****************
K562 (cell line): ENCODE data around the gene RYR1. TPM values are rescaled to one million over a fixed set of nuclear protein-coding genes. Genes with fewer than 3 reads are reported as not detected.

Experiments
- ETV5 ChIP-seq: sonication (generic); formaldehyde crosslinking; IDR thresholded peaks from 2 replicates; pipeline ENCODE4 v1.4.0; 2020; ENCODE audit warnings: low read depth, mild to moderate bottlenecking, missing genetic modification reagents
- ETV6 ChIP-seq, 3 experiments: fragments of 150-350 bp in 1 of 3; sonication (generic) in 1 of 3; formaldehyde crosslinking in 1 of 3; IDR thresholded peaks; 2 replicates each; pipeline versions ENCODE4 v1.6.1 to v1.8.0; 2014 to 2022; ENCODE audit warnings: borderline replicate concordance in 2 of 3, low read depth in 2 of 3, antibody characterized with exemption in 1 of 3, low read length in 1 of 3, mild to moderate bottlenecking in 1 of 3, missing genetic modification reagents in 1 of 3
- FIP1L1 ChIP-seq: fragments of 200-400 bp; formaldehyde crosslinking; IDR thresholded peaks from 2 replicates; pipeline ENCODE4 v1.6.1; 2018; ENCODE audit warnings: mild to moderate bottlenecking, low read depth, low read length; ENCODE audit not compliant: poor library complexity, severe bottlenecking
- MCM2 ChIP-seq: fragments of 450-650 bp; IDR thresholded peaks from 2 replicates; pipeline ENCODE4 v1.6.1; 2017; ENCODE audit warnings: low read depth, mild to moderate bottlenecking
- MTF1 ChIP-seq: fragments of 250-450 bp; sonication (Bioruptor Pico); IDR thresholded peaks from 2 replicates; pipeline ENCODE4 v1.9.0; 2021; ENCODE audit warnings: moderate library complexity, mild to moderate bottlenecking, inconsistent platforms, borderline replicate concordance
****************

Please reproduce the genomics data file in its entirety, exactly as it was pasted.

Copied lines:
K562 (cell line): ENCODE data around the gene RYR1. TPM values are rescaled to one million over a fixed set of nuclear protein-coding genes. Genes with fewer than 3 reads are reported as not detected.

Experiments
- ETV5 ChIP-seq: sonication (generic); formaldehyde crosslinking; IDR thresholded peaks from 2 replicates; pipeline ENCODE4 v1.4.0; 2020; ENCODE audit warnings: low read depth, mild to moderate bottlenecking, missing genetic modification reagents
- ETV6 ChIP-seq, 3 experiments: fragments of 150-350 bp in 1 of 3; sonication (generic) in 1 of 3; formaldehyde crosslinking in 1 of 3; IDR thresholded peaks; 2 replicates each; pipeline versions ENCODE4 v1.6.1 to v1.8.0; 2014 to 2022; ENCODE audit warnings: borderline replicate concordance in 2 of 3, low read depth in 2 of 3, antibody characterized with exemption in 1 of 3, low read length in 1 of 3, mild to moderate bottlenecking in 1 of 3, missing genetic modification reagents in 1 of 3
- FIP1L1 ChIP-seq: fragments of 200-400 bp; formaldehyde crosslinking; IDR thresholded peaks from 2 replicates; pipeline ENCODE4 v1.6.1; 2018; ENCODE audit warnings: mild to moderate bottlenecking, low read depth, low read length; ENCODE audit not compliant: poor library complexity, severe bottlenecking
- MCM2 ChIP-seq: fragments of 450-650 bp; IDR thresholded peaks from 2 replicates; pipeline ENCODE4 v1.6.1; 2017; ENCODE audit warnings: low read depth, mild to moderate bottlenecking
- MTF1 ChIP-seq: fragments of 250-450 bp; sonication (Bioruptor Pico); IDR thresholded peaks from 2 replicates; pipeline ENCODE4 v1.9.0; 2021; ENCODE audit warnings: moderate library complexity, mild to moderate bottlenecking, inconsistent platforms, borderline replicate concordance